Coyotes Astorino takes aggressive style to Merritt

Osoyoos Coyote Blake Astorino has signed with the B.C. Hockey League’s Merritt Centennials.



Blake Astorino’s crashing and banging style of hockey is loved by the Merritt Centennials.


They also love the work ethic and skills the two-year Osoyoos Coyote brings to their B.C. Hockey League organization.


“Blake is as character as they come. He will play through pain and faces all of his adversities head on,” says Centennials assistant coach Levi Stuart on the Centennials website. “His work ethic is top notch and his leadership abilities make him a perfect fit with our group. He is a big body who is extremely hard to play against, physically punishing and has the skating and shot to go along with it. He is going to be loved at the NVMA.”


Astorino, who collected 270 career penalty minutes in 93 KIJHL regular season games,


“The opportunity I’ve been given with the Centennials is one I have worked extremely hard for,” says the Prince George native.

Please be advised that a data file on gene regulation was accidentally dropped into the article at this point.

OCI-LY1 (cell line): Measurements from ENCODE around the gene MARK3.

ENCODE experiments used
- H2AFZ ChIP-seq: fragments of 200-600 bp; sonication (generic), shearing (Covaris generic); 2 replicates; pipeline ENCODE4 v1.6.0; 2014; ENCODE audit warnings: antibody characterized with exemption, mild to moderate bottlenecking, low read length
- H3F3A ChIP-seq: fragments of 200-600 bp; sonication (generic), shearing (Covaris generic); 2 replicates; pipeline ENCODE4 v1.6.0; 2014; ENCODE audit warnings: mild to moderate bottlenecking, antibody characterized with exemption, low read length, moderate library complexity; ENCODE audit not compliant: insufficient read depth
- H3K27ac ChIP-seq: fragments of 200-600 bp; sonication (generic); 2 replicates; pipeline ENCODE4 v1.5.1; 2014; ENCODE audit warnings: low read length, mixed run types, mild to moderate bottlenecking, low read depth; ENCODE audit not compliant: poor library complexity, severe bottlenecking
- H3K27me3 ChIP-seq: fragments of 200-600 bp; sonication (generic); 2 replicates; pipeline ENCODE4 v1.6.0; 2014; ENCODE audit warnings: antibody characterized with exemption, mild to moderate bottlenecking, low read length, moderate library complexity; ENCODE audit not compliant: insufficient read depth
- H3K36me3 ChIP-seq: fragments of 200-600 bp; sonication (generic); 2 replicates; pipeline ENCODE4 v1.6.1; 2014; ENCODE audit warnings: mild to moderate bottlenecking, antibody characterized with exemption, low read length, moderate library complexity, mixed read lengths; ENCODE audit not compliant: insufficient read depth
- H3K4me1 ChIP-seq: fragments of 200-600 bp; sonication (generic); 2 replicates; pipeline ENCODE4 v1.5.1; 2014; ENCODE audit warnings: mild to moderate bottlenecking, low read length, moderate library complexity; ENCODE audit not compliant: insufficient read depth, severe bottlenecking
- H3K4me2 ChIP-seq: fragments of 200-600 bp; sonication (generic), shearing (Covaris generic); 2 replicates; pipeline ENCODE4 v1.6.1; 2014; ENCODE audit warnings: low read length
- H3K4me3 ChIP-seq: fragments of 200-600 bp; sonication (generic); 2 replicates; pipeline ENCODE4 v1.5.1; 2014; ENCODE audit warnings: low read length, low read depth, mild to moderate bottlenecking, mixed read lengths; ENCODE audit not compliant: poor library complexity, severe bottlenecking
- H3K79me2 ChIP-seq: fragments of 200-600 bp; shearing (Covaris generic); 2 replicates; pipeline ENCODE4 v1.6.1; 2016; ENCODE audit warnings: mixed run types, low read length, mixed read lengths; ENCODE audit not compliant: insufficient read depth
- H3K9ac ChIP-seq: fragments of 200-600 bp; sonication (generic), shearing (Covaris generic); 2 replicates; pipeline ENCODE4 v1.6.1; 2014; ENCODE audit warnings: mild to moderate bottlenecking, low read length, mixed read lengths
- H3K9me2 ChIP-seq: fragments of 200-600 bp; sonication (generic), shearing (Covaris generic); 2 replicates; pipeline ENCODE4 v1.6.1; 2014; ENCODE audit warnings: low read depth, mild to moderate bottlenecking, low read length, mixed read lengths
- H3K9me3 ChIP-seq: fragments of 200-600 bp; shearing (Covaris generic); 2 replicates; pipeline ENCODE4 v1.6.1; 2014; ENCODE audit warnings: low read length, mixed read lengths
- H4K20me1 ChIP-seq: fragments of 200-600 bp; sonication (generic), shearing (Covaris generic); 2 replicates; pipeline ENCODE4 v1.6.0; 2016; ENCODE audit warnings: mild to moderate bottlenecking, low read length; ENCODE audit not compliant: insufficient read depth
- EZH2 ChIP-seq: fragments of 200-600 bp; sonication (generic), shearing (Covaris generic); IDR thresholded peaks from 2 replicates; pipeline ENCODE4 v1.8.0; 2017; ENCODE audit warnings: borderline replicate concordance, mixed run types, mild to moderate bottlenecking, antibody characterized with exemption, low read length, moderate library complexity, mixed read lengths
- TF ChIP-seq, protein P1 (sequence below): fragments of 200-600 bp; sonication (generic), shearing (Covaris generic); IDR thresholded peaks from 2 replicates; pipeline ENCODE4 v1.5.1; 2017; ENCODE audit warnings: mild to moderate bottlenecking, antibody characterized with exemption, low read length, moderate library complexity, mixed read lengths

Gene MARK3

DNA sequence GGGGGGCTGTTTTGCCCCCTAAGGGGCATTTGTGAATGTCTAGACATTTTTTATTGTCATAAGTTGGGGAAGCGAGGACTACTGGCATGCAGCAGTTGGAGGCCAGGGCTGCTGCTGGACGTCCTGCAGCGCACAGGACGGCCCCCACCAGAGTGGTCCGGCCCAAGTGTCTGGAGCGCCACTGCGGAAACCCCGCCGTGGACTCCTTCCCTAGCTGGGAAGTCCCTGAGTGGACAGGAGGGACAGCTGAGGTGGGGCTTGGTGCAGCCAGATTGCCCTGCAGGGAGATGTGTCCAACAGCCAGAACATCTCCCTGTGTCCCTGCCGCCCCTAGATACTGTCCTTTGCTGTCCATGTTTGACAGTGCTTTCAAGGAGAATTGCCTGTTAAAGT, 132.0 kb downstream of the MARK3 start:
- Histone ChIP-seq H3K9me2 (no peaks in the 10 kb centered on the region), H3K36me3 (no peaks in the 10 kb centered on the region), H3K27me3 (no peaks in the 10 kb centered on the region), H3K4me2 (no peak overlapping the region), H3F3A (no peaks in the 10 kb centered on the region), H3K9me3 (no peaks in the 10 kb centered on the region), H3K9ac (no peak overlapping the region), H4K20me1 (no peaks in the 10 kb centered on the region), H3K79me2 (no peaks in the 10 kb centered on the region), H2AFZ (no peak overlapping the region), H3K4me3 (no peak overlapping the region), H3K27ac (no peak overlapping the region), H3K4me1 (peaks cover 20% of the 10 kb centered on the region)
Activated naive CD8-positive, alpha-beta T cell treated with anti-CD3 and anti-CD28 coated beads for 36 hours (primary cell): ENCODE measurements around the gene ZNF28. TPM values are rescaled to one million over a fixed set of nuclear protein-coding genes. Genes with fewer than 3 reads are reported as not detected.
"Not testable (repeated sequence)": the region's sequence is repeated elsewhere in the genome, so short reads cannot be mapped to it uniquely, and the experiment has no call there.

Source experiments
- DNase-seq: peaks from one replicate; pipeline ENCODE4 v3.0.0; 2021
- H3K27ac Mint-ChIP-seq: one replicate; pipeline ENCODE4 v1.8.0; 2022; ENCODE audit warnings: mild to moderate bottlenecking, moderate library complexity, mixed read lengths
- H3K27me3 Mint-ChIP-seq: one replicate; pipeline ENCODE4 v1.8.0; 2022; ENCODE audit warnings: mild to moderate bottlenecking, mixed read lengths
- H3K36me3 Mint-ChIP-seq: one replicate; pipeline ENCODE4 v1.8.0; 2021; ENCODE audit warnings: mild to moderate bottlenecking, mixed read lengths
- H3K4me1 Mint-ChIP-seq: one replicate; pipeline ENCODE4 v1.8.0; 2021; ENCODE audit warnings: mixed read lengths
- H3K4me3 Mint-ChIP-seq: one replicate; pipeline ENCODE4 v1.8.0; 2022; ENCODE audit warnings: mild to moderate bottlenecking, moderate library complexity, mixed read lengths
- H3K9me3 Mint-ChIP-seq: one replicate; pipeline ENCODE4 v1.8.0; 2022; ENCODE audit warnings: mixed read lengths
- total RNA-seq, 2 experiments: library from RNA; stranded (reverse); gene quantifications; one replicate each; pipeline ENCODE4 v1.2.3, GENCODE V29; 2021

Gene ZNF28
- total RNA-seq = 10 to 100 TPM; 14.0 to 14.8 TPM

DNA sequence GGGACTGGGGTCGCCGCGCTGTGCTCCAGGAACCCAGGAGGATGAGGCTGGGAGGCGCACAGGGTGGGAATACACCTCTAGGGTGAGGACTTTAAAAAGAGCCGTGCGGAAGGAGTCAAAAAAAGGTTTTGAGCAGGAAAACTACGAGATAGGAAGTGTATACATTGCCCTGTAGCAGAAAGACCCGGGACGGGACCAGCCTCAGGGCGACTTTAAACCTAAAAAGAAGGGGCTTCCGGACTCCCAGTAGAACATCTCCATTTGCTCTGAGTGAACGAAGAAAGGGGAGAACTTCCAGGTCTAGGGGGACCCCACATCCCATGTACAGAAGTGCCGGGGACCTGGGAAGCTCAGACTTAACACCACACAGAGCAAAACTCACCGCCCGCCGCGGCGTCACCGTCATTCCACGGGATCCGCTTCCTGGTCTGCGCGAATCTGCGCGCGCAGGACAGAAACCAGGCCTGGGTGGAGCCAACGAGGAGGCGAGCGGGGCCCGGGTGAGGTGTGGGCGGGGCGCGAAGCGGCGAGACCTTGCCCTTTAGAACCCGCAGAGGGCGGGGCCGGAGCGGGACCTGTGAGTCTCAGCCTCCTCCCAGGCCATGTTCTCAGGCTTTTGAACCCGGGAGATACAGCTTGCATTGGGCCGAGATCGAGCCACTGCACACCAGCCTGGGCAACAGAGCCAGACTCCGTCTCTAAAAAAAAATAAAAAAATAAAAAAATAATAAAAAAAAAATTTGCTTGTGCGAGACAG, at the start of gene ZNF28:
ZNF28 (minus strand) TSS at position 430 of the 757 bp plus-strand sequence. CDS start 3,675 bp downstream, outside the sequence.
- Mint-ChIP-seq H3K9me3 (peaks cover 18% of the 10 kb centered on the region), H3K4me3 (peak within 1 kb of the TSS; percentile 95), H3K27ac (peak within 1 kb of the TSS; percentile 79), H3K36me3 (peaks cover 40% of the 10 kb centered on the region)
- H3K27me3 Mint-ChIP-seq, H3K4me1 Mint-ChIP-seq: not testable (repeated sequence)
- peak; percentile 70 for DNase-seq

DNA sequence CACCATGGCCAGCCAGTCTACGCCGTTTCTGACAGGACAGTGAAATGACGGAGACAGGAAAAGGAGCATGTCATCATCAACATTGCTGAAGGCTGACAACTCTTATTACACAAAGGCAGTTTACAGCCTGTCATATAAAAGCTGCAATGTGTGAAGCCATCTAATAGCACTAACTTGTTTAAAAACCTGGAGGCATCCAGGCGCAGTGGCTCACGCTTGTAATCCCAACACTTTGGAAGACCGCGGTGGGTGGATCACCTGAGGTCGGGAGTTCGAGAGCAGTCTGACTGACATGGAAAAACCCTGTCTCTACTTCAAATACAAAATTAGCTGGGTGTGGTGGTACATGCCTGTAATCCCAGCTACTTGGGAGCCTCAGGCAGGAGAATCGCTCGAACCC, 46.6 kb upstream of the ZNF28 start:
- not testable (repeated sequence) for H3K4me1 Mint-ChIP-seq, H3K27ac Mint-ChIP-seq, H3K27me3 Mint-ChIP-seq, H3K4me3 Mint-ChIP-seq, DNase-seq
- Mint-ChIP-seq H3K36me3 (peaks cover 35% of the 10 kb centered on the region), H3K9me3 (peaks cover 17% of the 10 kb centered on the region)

Astorino leaves the Coyotes to join the Centennials because he feels their program is very structured and competitive. He also has the sense the players are being given the ability to push themselves to become the best they can be on and off the ice.


“They have a program with a lot of history and pride,” he says. “A lot of very good hockey players have come out of this program. I feel the Centennials are a great fit for me.”


Astorino, 18, earned more responsibility in his second season with the Coyotes. He played through adversity which made him a better player and teammate along the way.


“What helped me contribute more offensively in my second season was learning to make quicker decisions on the ice and being able to anticipate the play,” says Astorino, who went from seven goals and 16 points in 44 games to 14 goals and 37 points in 49 games. “Also slowing things down mentally allowed me to read and react to the things happening around me despite how fast it is out there. I worked really hard on my speed, taking extra time on the ice and in the gym to build my legs. As my strength grew, so did my comfort level with holding onto the puck with the confidence. This also went along with the strength I gained to knock other players off pucks and give myself more time and space to create opportunities.”


Astorino, who joined the Coyotes after playing midget AAA in Prince George, says his time in the KIJHL helped him develop as a player because it’s a natural stepping stone.


“The KIJHL is an awesome league, a very competitive league,” says Astorino. “I feel fortunate to have had the opportunity to grow and develop with the Coyotes.”